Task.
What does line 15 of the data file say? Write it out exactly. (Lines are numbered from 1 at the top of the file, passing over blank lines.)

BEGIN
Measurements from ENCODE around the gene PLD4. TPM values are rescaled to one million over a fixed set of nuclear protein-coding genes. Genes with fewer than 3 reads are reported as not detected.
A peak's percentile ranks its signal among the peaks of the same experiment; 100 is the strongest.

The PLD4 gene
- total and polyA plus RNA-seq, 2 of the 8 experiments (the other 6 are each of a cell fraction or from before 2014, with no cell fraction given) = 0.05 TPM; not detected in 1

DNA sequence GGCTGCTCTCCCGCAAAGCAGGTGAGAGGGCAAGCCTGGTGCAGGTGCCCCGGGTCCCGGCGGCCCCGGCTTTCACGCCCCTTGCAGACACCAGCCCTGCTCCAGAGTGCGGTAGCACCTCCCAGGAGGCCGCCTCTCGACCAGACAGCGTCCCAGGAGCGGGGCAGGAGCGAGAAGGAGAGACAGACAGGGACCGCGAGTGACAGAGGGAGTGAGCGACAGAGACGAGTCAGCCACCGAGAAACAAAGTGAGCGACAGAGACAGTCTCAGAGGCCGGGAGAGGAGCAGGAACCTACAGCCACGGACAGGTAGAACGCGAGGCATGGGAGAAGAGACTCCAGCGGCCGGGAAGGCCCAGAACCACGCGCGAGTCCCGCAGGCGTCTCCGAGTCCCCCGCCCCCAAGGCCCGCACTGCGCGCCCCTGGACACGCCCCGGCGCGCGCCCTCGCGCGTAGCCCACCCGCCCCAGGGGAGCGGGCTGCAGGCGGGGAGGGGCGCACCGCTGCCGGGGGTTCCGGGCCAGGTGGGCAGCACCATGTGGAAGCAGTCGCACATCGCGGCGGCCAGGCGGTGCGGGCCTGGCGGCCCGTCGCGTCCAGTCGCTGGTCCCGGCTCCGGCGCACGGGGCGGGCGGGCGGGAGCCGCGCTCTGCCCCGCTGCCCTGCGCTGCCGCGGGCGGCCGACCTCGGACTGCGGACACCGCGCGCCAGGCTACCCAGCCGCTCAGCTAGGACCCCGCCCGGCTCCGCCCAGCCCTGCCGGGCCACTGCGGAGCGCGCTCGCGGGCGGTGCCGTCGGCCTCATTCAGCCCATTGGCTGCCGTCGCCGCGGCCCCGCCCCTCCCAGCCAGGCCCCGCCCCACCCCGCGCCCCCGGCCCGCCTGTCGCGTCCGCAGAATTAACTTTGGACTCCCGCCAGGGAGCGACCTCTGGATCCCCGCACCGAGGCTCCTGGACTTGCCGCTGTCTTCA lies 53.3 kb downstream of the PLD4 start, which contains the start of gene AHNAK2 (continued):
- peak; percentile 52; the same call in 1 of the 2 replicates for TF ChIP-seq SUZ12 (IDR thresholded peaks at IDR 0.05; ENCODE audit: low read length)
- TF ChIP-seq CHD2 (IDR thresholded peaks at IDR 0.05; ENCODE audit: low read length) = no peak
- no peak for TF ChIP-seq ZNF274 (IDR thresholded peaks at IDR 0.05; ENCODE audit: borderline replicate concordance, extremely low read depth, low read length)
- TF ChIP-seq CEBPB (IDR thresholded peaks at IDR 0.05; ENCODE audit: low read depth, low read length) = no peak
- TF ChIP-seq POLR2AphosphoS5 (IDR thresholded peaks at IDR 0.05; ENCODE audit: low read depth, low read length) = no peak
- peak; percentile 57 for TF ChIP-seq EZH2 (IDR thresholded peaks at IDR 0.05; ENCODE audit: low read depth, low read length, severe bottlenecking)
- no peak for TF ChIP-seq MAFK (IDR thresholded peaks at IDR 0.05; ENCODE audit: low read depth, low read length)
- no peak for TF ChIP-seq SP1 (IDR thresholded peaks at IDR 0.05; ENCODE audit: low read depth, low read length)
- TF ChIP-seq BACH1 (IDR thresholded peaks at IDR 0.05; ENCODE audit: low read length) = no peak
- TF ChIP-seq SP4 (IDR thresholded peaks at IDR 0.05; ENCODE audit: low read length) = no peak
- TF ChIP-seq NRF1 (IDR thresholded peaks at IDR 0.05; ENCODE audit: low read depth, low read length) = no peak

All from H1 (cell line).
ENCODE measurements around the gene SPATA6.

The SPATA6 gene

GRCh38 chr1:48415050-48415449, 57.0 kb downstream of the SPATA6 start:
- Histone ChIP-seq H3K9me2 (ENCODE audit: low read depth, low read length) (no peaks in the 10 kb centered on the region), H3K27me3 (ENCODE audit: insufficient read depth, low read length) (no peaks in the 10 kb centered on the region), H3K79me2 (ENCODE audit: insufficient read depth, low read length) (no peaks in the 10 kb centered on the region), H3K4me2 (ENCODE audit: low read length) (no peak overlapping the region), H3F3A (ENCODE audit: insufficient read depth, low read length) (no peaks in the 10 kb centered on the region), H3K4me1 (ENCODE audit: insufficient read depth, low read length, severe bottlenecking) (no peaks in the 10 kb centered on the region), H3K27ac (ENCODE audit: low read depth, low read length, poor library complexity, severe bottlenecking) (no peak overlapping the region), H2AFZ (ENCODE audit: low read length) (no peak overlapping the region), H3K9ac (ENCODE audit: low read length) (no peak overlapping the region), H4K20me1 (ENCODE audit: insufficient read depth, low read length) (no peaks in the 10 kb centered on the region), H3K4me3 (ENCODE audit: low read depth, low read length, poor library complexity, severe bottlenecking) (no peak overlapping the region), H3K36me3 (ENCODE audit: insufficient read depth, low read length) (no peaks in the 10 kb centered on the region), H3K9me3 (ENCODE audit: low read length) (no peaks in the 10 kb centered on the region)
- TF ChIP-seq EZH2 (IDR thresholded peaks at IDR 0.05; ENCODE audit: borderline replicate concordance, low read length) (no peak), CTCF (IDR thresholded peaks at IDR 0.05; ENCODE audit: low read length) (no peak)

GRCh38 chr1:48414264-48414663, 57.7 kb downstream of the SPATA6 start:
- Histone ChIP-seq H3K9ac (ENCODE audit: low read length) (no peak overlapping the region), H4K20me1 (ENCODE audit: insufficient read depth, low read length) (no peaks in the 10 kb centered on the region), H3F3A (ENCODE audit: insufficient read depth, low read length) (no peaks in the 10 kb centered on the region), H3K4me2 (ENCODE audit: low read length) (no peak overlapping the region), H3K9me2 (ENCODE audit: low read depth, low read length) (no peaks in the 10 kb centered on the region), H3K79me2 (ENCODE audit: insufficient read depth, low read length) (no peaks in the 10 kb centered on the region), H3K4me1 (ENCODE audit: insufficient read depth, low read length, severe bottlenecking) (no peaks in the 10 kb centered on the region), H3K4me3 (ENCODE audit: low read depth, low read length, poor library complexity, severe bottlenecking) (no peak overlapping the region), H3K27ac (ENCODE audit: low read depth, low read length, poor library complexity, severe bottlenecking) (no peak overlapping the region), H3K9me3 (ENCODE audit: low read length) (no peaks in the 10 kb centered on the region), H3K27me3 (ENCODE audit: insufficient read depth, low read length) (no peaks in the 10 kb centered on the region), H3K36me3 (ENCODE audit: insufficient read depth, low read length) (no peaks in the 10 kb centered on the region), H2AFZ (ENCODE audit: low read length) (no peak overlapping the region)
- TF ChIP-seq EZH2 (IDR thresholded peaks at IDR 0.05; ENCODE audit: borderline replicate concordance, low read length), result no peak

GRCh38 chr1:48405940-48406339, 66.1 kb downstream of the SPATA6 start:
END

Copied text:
- TF ChIP-seq SP4 (IDR thresholded peaks at IDR 0.05; ENCODE audit: low read length) = no peak